Serbia, Europe, Historical Profile (1922), #004-The Visheslav Dynasty
The first Serb princes who more or less successfully united several Zhupaniyas into one state, belonged to what might be called "the Visheslav dynasty." Zhupan Visheslav lived in the beginning of the yth century, and seems to have been the descendant of that leader of the Serbs who signed the settlement treaty with the emperor Heraclius towards the middle of the 7th century. His ancestral Zhupaniya comprised Tara, Piva, Lim (the neck of land between the Montenegro and Serbia of pre-war days).
Vislieslav's son Rado siav, his grandson Prissegoy and 'his great-grandson Vlastimir, "the first clear personality" of Serbian history, continued his work. Vlastimir successfully defended the western provinces of Serbia against the Bulgarians, although the eastern provinces (Branichevo, Morava, Timok, Vardar, Podrimlye) were occupied by the Bulgars.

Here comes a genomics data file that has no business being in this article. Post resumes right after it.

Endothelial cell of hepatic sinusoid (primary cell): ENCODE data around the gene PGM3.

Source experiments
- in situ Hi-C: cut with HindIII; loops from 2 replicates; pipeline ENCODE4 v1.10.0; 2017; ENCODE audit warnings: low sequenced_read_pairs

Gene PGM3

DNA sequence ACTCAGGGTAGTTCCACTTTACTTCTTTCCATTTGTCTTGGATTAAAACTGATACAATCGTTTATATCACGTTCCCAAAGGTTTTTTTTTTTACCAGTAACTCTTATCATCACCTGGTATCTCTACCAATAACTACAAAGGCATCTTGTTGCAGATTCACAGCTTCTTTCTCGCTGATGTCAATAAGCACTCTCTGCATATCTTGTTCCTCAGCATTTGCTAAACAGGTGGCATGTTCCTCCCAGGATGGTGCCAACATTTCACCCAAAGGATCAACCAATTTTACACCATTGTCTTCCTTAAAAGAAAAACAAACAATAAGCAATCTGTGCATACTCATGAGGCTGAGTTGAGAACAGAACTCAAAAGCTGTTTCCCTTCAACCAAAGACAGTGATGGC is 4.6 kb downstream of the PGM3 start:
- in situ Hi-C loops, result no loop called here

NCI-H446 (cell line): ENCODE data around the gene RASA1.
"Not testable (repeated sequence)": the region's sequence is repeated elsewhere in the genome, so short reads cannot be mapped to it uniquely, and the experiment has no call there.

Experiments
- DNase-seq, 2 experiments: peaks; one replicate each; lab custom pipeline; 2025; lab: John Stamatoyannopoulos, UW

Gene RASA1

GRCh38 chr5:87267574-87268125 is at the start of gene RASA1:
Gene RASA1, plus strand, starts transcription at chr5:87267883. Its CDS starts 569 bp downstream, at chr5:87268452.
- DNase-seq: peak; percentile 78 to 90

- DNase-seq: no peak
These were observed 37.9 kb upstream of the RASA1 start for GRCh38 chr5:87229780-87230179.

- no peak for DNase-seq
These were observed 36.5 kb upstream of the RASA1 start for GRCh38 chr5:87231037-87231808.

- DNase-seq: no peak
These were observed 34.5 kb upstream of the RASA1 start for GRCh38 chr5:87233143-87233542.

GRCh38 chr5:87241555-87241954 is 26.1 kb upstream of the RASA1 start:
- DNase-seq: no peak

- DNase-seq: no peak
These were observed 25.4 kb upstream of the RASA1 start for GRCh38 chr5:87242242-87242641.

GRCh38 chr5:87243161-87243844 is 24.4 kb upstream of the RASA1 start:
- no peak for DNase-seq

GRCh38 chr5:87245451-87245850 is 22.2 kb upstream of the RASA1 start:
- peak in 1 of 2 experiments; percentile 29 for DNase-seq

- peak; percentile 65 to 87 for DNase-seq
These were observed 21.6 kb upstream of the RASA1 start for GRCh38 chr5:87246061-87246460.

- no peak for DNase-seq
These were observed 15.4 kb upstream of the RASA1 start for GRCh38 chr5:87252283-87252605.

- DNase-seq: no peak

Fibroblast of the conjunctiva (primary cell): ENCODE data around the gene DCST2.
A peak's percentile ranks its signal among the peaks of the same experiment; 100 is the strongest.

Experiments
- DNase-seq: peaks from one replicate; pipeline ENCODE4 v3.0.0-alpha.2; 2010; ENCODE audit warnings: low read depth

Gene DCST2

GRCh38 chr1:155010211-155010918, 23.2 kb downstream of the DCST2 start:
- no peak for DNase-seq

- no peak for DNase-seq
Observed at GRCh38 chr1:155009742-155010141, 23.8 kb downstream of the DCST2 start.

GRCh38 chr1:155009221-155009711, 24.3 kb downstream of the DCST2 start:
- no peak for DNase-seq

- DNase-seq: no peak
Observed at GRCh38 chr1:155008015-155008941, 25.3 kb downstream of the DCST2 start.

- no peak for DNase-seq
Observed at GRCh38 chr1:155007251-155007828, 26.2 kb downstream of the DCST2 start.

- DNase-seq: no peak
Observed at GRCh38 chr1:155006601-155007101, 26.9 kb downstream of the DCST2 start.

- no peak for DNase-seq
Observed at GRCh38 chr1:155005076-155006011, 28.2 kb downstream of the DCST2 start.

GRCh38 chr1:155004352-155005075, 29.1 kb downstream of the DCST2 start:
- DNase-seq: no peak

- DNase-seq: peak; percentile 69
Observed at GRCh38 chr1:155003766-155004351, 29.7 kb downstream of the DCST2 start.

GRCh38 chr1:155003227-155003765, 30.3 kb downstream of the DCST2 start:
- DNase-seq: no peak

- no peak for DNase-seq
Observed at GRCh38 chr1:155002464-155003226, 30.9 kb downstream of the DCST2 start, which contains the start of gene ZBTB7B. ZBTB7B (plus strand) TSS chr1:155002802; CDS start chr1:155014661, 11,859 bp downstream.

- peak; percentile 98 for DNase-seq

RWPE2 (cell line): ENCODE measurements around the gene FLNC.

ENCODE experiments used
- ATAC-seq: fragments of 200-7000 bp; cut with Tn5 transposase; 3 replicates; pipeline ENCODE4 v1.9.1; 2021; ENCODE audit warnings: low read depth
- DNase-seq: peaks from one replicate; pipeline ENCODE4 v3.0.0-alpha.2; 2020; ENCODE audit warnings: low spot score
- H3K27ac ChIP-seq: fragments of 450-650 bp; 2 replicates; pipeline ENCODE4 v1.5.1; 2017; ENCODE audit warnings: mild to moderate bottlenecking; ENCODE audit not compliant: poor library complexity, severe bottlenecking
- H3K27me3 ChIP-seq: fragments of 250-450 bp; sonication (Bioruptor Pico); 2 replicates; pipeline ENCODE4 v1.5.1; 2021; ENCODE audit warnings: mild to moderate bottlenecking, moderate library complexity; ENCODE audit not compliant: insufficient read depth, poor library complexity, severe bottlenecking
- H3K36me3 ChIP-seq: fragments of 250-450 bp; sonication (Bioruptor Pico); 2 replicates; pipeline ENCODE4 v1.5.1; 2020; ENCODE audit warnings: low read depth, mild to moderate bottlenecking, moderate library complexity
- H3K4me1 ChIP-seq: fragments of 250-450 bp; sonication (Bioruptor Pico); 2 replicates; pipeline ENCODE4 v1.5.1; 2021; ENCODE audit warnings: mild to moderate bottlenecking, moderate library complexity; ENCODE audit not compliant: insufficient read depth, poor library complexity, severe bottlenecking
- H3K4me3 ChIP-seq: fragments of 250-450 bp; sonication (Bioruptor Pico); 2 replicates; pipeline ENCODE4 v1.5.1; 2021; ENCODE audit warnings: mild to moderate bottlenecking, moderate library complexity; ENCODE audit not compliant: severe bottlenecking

The Bulgarian danger, and probably the successful operations of the Greek emperor Basil the Macedonian (867-8S6), determined the Serbian Zhupans to acknowledge again the suzerainty of the Greek emperors. One of the important con-sequences of this new vassalship to the Byzantine empire was that the entire Serbian people embraced Christianity, about 879-a process begun, however, by Latin priests between 642 and 731.
In all important transactions the Serbians were led by the Grand Zhupan Mutimir Visheslavich (d. Sgo). During the reign of his heirs almost all the Serbian provinces were conquered by the Bulgarian Tsar Simeon (924). In 931 Chaslav, one of the princes of the Visheslav dynasty, liberated the largest part of the Serbian territory from Bulgarian domination, but to maintain that liberty he had to acknowledge the Byzantine emperors as his suzerains.